EAB Identified For The First Time In Forest And Ashland County

By Linda Williams, DNR Forest Health Specialist, Woodruff, Linda.Williams@wisconsin.gov, 920-360-0665 & Paul Cigan, DNR Forest Health Specialist, Hayward, Paul.Cigan@wisconsin.gov, 715-416-4920

Emerald ash borer (EAB) has been detected for the first time in Forest County in the Town of Armstrong Creek and Ashland County in the City of Ashland. The Forest County detection was most likely a natural expansion of other infestations in Florence and Marinette counties.

Bark has been removed from an ash tree to show EAB tunnels present near the base of the tree.

This Forest County tree was infested with EAB top to bottom. Photo: Wisconsin DNR

The Ashland County detections appear to be isolated infestations likely spread through the transportation of firewood or logs. Several large green ash stands in the City of Ashland show advanced infestation signs.

EAB was first found in Wisconsin in 2008. There are now just seven counties where EAB has not yet been identified. EAB was federally deregulated as of January 2021. In 2018, Wisconsin instituted a state-wide quarantine. This discovery in Forest and Ashland counties will result in no regulatory changes.

Please visit the interactive Wisconsin EAB detections map to see where EAB has been reported. Follow the map’s instructions if you know of an infested area not on the map.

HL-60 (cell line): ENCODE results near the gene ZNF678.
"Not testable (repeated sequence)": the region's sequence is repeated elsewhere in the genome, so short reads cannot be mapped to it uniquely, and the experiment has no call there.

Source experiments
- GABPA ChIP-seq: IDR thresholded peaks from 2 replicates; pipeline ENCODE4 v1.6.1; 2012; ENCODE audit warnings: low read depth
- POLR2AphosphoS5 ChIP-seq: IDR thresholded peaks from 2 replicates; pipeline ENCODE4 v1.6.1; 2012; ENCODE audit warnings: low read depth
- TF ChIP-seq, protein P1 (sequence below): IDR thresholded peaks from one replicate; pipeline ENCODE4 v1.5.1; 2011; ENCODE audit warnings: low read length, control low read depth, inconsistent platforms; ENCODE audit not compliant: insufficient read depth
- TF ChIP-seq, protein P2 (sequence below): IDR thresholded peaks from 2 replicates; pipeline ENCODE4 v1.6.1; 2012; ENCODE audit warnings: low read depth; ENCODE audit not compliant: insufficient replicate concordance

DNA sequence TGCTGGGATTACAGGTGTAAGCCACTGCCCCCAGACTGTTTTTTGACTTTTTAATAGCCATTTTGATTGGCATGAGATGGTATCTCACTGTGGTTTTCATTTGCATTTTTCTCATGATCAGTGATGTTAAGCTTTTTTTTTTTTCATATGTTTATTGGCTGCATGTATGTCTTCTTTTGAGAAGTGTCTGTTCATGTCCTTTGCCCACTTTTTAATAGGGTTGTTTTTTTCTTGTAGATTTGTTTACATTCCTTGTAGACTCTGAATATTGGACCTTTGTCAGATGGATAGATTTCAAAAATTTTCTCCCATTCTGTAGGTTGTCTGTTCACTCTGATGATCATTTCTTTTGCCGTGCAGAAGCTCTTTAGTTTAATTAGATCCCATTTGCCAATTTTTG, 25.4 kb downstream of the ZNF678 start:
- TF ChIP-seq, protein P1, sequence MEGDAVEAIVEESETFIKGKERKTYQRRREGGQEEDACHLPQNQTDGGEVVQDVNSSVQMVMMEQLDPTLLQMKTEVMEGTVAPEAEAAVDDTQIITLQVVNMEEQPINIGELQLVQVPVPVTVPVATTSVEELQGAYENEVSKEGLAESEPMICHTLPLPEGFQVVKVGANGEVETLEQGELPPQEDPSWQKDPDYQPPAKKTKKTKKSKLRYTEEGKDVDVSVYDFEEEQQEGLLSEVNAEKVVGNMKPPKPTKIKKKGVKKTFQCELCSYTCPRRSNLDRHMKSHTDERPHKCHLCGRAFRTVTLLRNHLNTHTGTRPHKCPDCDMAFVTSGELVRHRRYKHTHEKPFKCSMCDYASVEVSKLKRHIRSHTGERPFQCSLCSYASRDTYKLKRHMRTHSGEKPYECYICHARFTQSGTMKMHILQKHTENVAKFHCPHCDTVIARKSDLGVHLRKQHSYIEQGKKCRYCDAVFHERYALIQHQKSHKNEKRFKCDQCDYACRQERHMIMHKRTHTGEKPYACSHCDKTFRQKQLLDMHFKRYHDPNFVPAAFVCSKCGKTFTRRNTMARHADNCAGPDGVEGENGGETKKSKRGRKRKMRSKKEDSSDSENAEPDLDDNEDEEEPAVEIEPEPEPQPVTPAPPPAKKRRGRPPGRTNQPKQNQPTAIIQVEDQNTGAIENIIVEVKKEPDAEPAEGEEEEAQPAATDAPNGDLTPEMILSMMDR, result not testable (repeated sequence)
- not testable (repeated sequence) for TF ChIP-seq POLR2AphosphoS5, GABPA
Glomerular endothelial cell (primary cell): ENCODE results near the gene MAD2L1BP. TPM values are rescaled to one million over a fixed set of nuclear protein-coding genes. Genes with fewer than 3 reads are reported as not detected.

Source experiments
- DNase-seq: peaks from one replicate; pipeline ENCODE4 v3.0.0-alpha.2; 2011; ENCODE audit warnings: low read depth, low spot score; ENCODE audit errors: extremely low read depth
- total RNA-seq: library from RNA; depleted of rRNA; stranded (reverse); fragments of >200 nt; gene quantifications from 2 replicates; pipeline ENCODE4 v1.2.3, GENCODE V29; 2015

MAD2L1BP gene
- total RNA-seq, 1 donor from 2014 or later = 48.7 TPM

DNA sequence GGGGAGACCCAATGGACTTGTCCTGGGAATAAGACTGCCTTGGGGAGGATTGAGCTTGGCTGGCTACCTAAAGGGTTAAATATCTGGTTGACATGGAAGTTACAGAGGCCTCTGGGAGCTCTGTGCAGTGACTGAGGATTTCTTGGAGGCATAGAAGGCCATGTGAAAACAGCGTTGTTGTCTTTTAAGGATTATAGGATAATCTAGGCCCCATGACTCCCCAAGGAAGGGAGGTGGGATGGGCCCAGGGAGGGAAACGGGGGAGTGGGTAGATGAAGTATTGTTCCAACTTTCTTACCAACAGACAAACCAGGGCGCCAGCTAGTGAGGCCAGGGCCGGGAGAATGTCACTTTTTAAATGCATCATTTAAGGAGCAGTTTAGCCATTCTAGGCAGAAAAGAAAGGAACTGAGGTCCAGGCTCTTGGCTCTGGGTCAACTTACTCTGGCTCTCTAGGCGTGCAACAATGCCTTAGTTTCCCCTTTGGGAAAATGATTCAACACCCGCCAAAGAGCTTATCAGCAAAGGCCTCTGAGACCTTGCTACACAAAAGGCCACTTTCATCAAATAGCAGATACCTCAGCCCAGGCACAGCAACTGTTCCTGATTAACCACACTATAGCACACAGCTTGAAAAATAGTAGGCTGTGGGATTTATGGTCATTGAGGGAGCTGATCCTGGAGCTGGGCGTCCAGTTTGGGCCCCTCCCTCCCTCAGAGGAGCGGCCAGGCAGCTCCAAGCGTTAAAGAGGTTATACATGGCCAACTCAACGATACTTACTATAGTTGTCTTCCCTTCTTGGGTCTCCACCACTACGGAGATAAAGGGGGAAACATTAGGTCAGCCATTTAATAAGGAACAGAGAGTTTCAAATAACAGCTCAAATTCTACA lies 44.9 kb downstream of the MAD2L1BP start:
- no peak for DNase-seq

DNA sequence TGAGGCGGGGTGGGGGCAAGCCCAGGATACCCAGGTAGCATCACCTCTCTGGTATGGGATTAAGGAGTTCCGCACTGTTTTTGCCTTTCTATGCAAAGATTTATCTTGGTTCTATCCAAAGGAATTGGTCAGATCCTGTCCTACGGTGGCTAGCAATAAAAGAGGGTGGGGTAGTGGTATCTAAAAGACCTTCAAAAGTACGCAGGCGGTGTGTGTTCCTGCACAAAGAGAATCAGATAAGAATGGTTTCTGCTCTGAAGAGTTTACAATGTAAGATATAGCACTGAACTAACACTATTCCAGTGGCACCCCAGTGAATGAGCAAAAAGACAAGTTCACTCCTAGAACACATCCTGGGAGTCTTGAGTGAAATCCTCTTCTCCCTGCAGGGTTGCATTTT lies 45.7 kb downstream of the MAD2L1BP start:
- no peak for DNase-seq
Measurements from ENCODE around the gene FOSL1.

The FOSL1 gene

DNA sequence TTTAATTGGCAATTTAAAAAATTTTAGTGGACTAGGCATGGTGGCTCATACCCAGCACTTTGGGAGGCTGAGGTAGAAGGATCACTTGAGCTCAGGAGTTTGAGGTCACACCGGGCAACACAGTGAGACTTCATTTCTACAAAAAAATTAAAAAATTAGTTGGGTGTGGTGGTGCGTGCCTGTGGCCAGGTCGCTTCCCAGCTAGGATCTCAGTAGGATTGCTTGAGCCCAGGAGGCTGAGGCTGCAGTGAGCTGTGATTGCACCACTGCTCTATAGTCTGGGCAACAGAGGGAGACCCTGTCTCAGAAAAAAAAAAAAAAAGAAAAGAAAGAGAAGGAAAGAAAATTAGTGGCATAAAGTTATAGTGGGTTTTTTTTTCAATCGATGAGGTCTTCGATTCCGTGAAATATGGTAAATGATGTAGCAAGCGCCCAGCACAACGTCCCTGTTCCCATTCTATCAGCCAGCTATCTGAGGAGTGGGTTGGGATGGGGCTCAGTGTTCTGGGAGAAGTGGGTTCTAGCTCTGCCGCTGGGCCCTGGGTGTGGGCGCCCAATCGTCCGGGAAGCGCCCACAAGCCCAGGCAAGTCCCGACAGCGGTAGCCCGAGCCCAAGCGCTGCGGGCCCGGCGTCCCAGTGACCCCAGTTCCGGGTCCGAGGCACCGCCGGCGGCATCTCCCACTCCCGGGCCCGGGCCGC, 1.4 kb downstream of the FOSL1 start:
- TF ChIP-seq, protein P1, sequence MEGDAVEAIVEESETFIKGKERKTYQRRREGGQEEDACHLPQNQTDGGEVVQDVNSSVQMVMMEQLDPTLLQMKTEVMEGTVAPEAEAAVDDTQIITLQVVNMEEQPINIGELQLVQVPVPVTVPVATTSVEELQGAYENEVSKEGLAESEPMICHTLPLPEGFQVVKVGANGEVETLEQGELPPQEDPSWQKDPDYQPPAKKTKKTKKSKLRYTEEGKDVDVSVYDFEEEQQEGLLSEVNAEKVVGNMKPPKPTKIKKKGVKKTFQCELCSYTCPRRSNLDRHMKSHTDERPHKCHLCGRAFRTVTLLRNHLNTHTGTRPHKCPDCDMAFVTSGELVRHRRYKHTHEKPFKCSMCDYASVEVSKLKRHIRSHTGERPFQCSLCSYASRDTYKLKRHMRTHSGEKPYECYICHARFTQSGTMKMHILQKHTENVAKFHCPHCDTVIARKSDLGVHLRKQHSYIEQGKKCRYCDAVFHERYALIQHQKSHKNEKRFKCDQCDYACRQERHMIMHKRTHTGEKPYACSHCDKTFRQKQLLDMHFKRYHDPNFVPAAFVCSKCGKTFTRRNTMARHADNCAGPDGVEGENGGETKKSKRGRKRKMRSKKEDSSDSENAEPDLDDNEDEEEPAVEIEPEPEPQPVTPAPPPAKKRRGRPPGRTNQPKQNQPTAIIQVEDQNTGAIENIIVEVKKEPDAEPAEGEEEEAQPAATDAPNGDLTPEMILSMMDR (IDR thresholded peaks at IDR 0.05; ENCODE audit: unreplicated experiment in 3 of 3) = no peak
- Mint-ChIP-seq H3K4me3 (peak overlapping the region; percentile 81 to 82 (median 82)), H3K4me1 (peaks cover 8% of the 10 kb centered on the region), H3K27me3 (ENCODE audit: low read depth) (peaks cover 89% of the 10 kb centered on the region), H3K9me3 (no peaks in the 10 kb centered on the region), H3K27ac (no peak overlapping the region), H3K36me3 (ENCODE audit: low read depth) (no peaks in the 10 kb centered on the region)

Not sure what to look for? Often times, woodpeckers will flake off the outer layers of bark to get at the larvae underneath. Look for these trees to help you determine where infestations may exist.

Landowners across the state should not wait until EAB is killing local trees to start making management decisions. All forest sites are different, and it can be overwhelming to try to decide what should be done in your stand. Emerald ash borer silviculture guidelines were created to help landowners make these choices. If you have questions or want additional information, please contact your local forester.

Pieces of bark have been chipped off an ash tree by woodpeckers.

Woodpeckers remove the outer layers of bark to make it easier to feed on the larvae under the bark. Photo: Wisconsin DNR

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